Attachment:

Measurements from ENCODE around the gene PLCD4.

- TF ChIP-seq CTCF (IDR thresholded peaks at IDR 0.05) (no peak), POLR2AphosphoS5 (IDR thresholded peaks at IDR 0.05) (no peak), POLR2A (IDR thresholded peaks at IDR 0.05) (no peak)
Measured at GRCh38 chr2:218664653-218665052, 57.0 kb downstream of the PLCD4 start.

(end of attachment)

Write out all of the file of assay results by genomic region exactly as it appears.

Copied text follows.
Measurements from ENCODE around the gene PLCD4.

- TF ChIP-seq CTCF (IDR thresholded peaks at IDR 0.05) (no peak), POLR2AphosphoS5 (IDR thresholded peaks at IDR 0.05) (no peak), POLR2A (IDR thresholded peaks at IDR 0.05) (no peak)
Measured at GRCh38 chr2:218664653-218665052, 57.0 kb downstream of the PLCD4 start.